PARIS -- French President Francois Mitterrand announce yesterday that he would significantly expand France's military deployment in the Persian Gulf with combat aircraft, armored tanks and 4,000 ground troops after Iraqi soldiers stormed the French ambassador's residence in Kuwait City Friday and abducted three French nationals.
Speaking at a news conference after an emergency Cabine meeting yesterday morning, Mr. Mitterrand said France would demand that the United Nations Security Council be convened to condemn the Iraqi raid on foreign diplomatic missions and residences, to step up enforcement of the embargo against Iraq and to widen the U.N. land and sea blockade to cover air transports.
The French steps, triggered by Friday's raid, followed a U.S appeal for materiel and financial assistance in facing down Iraq.
this last aggression, as to all the others, it is incumbent on us to respond," Mr. Mitterrand said yesterday, adding that as relations with Iraq stood now, war was beginning to seem inevitable.
He said that France would also retaliate for the storming of its ambassador's residence in Kuwait City by limiting the freedom of movement of Iraqi diplomats in France. The military attache and Iraqi intelligence agents would be expelled from France immediately, along with 26 Iraqi officers and technicians studying at military academies, he said. Remaining Iraqi diplomats would no longer be permitted to leave Paris.
The Iraqi ambassador to Paris, Abdul Razzak al-Hashimi, vowed that Baghdad would retaliate. But just a few hours later, Iraqi President Saddam Hussein made the conciliatory gesture of ordering the release of elderly and sick French hostages.
Yesterday's action will send 4,000 French troops to join the 9,100 sailors and airmen already in the Persian Gulf region. The new deployment to Saudi Arabia will include an armored regiment equipped with 48 AMX-10 tanks, an airborne regiment with 48 assault helicopters, an infantry regiment, a crack anti-aircraft division and 30 jet fighters.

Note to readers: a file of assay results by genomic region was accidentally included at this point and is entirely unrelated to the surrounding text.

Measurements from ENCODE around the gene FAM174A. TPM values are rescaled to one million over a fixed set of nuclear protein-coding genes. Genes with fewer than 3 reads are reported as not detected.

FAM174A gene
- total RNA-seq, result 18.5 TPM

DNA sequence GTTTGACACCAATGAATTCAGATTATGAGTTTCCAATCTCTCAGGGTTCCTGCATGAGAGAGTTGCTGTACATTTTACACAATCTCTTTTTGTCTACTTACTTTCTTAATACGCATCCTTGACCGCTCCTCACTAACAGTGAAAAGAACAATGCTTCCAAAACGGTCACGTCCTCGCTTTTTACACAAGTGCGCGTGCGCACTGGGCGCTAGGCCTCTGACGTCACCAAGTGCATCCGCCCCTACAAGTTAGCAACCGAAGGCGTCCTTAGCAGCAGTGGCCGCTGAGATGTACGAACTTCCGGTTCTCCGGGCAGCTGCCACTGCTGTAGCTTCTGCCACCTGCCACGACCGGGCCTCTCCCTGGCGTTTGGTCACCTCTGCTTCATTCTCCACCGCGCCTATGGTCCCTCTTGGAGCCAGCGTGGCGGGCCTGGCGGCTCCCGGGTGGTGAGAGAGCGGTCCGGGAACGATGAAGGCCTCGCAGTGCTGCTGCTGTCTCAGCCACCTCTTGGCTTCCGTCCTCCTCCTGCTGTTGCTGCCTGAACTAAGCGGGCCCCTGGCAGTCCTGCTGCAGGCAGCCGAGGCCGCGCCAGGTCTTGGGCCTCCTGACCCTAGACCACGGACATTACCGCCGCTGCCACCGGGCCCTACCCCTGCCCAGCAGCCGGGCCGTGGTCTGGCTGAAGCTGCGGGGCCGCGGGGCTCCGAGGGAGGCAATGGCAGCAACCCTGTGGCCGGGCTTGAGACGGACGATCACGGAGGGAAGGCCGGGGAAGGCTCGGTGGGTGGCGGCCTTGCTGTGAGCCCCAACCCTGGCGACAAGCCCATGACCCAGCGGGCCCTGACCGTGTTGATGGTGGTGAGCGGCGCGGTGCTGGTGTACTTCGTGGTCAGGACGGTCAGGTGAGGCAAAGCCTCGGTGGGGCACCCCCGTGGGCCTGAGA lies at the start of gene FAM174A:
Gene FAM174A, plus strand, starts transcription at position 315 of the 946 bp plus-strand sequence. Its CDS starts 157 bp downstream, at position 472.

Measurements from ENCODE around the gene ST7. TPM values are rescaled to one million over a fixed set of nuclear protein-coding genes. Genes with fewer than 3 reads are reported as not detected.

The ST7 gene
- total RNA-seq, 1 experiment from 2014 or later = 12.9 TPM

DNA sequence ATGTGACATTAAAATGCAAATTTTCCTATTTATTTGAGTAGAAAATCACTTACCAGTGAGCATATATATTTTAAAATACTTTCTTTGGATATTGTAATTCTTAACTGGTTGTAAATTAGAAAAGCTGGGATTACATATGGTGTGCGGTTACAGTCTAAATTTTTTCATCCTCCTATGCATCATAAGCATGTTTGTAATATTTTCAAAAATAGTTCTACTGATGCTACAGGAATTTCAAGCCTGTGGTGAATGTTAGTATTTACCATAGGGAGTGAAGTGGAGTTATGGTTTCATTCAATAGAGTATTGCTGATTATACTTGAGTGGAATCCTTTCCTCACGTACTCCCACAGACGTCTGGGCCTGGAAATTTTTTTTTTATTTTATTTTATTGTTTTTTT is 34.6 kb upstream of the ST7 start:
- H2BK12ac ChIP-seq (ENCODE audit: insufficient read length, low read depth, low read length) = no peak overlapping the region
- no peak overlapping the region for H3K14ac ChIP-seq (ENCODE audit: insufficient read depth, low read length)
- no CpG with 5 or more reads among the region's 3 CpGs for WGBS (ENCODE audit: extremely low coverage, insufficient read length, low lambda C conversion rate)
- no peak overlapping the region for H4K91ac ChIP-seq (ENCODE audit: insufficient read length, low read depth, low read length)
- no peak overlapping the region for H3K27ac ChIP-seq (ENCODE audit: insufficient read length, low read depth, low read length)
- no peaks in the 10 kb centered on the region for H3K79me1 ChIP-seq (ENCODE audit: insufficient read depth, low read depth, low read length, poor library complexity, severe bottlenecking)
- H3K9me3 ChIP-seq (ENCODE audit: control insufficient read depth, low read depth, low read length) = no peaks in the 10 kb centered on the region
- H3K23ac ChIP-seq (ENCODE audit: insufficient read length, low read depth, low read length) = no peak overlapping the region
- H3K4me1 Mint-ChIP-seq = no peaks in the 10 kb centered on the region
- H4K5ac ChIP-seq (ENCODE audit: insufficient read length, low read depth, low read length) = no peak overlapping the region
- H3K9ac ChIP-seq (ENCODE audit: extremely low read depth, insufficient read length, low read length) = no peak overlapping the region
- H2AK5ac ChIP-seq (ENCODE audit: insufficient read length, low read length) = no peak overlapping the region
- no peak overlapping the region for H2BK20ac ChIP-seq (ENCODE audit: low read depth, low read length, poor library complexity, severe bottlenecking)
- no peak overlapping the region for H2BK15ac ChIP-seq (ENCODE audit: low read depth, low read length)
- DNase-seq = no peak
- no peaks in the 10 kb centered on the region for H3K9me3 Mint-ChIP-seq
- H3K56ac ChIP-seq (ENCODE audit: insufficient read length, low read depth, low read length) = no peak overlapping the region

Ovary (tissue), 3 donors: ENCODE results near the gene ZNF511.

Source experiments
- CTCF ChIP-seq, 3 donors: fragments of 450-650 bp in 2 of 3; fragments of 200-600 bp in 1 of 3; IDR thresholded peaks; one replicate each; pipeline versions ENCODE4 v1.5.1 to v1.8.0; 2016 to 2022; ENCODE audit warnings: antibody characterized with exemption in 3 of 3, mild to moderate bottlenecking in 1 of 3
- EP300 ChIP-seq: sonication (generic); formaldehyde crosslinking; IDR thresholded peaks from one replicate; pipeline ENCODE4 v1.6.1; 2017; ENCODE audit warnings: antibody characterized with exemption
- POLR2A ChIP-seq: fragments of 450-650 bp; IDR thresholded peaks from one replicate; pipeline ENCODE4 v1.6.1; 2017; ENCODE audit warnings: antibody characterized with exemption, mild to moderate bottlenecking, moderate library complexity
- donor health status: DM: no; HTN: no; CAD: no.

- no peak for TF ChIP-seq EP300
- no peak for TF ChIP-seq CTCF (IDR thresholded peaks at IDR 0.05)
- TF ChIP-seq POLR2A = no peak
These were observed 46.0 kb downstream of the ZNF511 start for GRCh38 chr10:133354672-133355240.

Mr. Mitterrand said yesterday that he believed President Hussei may have been testing Western solidarity when he allowed troops to enter the French ambassador's residence Friday, which France maintains violated the 1961 Vienna Convention protecting diplomats and their embassies and residences.
"I think it is a test [of Western solidarity], because I don't think Iraq wanted to unleash an armed conflict," he said.
French commentators reasoned yesterday that Mr. Hussein may have struck at France as the weakest of the Western powers that have rallied against it, and therefore the one least likely to respond militarily.
But if Mr. Hussein intended to test Western cohesion, his plan appeared to have backfired. France, which before the raid maintained that it would not necessarily go to war if the United States launched an attack on Iraq, clearly appreciated President Bush's support Friday night.
Mr. Mitterrand said he saw little coming from Iraq that would suggest a peaceful resolution.
"Beyond the embargo, one doesn't see any sign from Iraq that would allow us to avoid an armed conflict," he said. Mr. Mitterrand said the international community would need a few more weeks to gauge the effectiveness of the U.N. embargo.
"But such as things stand now on the Iraqi side, one must say there is a belligerent state of mind that seems to measure poorly the risks. And we must prepare ourselves for it."